Academic journal article Political Research Quarterly

Judicial Autonomy in Central America: A Typological Approach

Academic journal article Political Research Quarterly

Judicial Autonomy in Central America: A Typological Approach

Article excerpt


Judicial autonomy from societal actors is argued herein to be a critical aspect of the rule of law and to have been overlooked by the dominance within comparative judicial politics of the role of interbranch judicial independence. These distinct concepts are parsed and then interrelated to form a typology of four "judicial regime types": liberal regimes, partisan control regimes, clandestine control regimes, and government control regimes. These regime types are then traced in five Central American countries.


judicial politics, Central America

In 2000, Pilar Domingo (2000) asked the pertinent ques- tion, "How much independence is considered due, and from whom?" Most scholars have focused on indepen- dence from other official actors as the definition of judi- cial independence. This article challenges that emphasis and advocates the addition of a focus on judicial auton- omy. By judicial autonomy, I refer to the ability of the judges to decide cases without pressure from powerful groups in society; autonomy becomes an especially sig- nificant concern as a larger share of power is held by nonofficial actors. Failures of independence and auton- omy can produce highly inequitable outcomes for liti- gants, but the weight of these burdens on different groups depends on the type of failure. Weak judicial indepen- dence harms political enemies, while weak judicial autonomy disadvantages the poor and the powerless while favoring the wealthy and the violent. Choices by powerful political and societal actors to rely on the polit- ical laws, the constitution, government force, or private force limit the possibilities in future conflicts and weigh the scales of justice in favor of certain kinds of litigants- namely, those litigants who have access to the influence of choice. These choices produce judicial regimes; the rule of law (or its absence) is the primary consequence. This article develops a typology of judicial regime types, which leads to the conclusion that a lack of judicial autonomy is more dangerous to the rule of law and likely to liberal democracy itself. These judicial regime types are discussed in the context of five Central American countries, which represent all of the judicial regime types while holding constant a variety of cultural, his- torical, and institutional features.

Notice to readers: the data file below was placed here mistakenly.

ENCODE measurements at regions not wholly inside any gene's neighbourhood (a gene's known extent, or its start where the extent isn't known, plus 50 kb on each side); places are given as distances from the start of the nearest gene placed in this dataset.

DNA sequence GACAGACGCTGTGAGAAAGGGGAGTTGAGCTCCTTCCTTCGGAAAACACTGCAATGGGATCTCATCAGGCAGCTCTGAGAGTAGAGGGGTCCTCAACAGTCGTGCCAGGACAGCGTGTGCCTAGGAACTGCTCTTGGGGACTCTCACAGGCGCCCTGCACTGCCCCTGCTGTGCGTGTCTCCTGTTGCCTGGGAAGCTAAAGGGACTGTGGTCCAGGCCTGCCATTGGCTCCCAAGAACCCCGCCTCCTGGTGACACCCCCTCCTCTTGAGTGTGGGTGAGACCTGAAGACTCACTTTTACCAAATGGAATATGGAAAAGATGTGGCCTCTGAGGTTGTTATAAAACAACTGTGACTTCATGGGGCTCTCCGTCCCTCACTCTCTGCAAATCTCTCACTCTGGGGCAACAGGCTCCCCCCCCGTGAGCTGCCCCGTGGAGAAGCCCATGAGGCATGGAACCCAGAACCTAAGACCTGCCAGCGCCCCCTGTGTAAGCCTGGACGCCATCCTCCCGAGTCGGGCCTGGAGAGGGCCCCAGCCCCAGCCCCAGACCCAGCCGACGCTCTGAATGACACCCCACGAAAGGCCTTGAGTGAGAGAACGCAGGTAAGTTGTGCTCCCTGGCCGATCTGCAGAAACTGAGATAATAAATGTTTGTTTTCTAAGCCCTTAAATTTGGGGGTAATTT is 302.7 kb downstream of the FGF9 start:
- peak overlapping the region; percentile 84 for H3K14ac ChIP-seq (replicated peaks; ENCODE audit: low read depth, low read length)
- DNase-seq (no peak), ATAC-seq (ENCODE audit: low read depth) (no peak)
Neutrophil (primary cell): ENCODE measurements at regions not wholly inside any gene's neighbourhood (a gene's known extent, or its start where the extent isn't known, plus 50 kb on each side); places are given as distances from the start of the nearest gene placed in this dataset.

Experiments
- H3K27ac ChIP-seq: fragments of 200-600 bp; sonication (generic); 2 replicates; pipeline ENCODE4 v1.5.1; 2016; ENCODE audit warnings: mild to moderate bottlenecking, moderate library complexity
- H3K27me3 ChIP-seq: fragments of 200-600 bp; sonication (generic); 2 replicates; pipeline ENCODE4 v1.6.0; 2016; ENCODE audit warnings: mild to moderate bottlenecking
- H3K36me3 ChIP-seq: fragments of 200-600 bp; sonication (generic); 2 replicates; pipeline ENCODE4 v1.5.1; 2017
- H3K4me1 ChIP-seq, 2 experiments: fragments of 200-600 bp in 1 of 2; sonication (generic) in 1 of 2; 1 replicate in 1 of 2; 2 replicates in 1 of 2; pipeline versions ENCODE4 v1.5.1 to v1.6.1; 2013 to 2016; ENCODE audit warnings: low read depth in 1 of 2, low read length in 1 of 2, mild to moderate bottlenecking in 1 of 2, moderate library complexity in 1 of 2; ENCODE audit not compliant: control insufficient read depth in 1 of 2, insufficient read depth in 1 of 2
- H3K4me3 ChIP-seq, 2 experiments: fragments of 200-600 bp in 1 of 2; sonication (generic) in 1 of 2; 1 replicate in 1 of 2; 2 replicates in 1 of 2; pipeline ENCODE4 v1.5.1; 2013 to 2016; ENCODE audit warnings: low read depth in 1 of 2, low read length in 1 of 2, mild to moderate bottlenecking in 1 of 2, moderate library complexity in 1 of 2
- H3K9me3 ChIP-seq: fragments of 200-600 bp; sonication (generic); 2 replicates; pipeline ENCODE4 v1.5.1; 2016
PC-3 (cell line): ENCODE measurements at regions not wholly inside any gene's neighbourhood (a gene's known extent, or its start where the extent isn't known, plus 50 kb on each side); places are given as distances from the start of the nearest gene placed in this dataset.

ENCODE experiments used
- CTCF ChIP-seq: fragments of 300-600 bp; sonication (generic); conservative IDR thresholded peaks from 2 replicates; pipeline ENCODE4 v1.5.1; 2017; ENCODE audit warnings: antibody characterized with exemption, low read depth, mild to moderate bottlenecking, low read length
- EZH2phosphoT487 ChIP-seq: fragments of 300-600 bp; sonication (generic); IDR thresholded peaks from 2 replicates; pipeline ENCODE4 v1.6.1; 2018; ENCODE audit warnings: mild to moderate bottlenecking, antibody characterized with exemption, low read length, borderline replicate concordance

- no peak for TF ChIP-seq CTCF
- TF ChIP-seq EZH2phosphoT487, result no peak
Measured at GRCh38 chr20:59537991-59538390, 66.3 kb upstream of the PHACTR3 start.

Models of Judicial Politics: A Critical Analysis

The study of judicial politics has been dominated by two primary models: the separation-of-powers (SOP) model, derived from the United States and typically applied to developed democracies, and the executive-dominant model, derived from authoritarian systems and typically applied to developing countries. While these models are seemingly at odds, they suffer from some of the same problems: both focus entirely on intragovernmental inter- institutional relations, or what I call judicial indepen- dence, and ignore the influence of extragovernmental actors on what I call judicial autonomy. Neither model provides a satisfactory explanation of judicial politics in weak democracies, but useful elements may be extracted from each.

The SOP Model

Epstein and Knight (1997, 10) summarized the SOP model thus: "Rather, justices are strategic actors who realize that their ability to achieve their goals depends on a consideration of the preferences of other actors, the choices they expect others to make, and the institutional context in which they act." This insight represents a significant advance over the "attitudinal model," which focuses on the policy preferences of judges without allowance for variation in the strategic environment in which judges operate (Segal and Spaeth 2002). The core idea of the SOP model that judges must act strategically and consider the actions of other actors is especially relevant when applied to weak democracies in which tenure is insecure and judges may be subject to threats from a variety of sources. Furthermore, short tenures may actually create an incentive to sell judicial decisions to wealthy and powerful patrons who can secure a postjudicial future for a judge or magistrate. …

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